There is another reason I am discriminated against. It is called food. Food is fundamental to one's rights to life, liberty and especially the pursuit of happiness. I can't just go to a restaurant and eat because the laws of food discriminate against me. If I eat something with sulfur oxides in it I will be very, very ill. And there are many things that contain that. Now, laws against spraying salad bars with sulfur oxides exist. But no laws stop food manufacturers from soaking corn in sulfur oxides before making it into refined corn products or using it in potato products or spraying it on grapes. However, I would be satisfied if the laws simply required that food manufacturers print on the label if sulfur oxides were used in the making of a certain food. The laws only require them to say anything if there is a certain percentage of the stuff in the food. And it is a percentage well above the amount that could make me sick. People like to get together and eat. I can't do that. I have to eat before I go places and decline food constantly. The people around me feel uncomfortable about this and sometimes act like I am some sort of mutant. It's really not fun.

I did not write this to whine and complain. I wrote this to show that anyone can understand discrimination because there are myriad reasons that can cause one to be discriminated against. Furthermore, I do not hide behind the word discrimination. I make my arguments clear and plain, and I have learned to ignore the fact that I might be dscriminated against because I refuse to be a victim.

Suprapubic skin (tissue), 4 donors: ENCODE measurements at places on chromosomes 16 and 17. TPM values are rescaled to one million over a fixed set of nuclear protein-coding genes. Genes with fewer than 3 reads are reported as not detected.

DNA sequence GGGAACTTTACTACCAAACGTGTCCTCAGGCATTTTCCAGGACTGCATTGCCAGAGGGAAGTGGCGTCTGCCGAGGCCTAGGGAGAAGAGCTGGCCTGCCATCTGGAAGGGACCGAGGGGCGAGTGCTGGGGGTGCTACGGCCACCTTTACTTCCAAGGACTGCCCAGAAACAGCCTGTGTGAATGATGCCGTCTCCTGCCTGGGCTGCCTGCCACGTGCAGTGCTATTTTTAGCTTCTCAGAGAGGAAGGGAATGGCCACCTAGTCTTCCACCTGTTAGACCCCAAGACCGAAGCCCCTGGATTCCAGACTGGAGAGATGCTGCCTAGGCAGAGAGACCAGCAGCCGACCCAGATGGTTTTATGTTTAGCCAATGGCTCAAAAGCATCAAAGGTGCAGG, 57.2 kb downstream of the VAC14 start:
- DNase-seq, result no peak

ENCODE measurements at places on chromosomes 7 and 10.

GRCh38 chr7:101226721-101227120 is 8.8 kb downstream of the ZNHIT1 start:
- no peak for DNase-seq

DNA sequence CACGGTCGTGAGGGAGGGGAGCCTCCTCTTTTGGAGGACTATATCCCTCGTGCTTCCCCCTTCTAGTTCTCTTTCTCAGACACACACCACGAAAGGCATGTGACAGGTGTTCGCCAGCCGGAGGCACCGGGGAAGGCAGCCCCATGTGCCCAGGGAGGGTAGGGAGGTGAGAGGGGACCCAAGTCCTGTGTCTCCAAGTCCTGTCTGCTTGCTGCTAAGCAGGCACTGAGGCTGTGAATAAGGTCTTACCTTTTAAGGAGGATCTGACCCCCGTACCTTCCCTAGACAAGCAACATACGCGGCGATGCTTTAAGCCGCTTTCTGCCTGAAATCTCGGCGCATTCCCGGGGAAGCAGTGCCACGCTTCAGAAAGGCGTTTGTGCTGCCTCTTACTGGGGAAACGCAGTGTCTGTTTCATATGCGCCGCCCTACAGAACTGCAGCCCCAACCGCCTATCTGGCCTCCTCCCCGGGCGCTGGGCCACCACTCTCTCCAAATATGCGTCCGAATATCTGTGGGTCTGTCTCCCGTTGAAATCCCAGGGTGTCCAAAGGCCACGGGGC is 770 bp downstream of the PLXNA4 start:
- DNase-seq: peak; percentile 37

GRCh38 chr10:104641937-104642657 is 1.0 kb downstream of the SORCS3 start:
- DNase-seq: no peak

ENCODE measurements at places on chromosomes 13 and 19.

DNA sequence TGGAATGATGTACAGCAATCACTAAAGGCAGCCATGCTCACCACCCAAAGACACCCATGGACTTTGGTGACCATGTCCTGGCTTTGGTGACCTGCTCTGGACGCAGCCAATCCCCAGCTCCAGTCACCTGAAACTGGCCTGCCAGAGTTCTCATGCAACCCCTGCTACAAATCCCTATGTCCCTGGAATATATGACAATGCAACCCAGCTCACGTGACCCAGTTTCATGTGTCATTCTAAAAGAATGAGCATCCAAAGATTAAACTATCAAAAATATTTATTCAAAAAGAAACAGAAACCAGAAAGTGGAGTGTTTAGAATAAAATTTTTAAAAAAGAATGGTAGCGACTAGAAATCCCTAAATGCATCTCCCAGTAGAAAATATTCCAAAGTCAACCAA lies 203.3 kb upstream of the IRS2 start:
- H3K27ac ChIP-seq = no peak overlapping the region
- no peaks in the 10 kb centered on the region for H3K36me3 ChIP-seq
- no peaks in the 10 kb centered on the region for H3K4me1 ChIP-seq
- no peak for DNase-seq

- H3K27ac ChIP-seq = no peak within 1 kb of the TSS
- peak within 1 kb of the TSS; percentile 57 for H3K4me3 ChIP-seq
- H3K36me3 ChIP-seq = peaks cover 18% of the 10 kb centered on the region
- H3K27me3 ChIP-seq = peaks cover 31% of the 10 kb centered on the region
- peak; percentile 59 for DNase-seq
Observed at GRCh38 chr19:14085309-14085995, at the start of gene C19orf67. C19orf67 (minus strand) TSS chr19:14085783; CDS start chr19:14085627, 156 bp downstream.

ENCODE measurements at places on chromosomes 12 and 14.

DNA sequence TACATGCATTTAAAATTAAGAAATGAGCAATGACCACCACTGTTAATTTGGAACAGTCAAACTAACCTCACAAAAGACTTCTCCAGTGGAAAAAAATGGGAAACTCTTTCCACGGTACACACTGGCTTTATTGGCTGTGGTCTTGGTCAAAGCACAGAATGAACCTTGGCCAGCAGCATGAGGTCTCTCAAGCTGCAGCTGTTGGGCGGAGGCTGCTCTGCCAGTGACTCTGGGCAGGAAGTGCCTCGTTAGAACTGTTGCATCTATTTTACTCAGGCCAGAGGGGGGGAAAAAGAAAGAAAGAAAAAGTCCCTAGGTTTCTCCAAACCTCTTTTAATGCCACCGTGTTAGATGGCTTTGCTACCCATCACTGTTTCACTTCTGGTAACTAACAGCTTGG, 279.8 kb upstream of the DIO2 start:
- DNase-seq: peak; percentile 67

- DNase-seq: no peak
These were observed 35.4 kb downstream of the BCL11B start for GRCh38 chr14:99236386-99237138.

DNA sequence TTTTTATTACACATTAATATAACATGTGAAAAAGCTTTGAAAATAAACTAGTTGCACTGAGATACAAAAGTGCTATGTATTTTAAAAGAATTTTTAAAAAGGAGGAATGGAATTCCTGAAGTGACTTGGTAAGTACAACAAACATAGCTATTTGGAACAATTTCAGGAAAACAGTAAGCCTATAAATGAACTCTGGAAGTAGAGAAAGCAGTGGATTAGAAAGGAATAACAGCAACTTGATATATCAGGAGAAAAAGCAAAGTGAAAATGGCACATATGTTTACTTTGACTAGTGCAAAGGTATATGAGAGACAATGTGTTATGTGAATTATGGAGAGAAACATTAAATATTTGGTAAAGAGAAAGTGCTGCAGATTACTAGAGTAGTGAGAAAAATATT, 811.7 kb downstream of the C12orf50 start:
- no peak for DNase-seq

Michigan-Matt said...

Andy, while you may self-identify as a gay male in all things you do -both public and private- the point I try to make to my GayLeft friends is that what they do privately with a consenting adult uniquely marks them and me as gay.

You confuse lifestyle choices with physiological functions. The latter ought to be protected by privacy rights; the former may or may not be free speech, right of association, etc.

The "I'm gay when I do anything" approach is actaully your call for acceptance by the majority --but the majority don't have to accept or condone your choice to publicly demonstrate or declare your inherent nature. They simply don't.

Should they? Sure, in a perfect, diverse, utopian, multicultural world of liberals but that isn't everyone's world... and the call for public acceptance or respect on your part, if sincere, should direct your actions to respect the bigots in our world who don't want your gayness publicly condoned.

You see, when you start to play the pity card, the victim card, the denied rights card --the very people who you are repulsed by will ask for the same "right" to direct laws to protect them from your expressions in public. It happened in the 11 states who ratified pro-marriage amendments during 2004-2005.

You may think of yourself as gay sitting in Mass, but I gotta tell you I hope God only sees you as a sinning human being in need of divine help. You may think of yourself as gay at work, but I hope your fellow employees and supervisors only see you as a productive, worthy asset in the enterprise. You may think of yourself as gay when you vote --but if you do, then you reduce your political voice and effectiveness to simple litmus test issues of a singular dimension.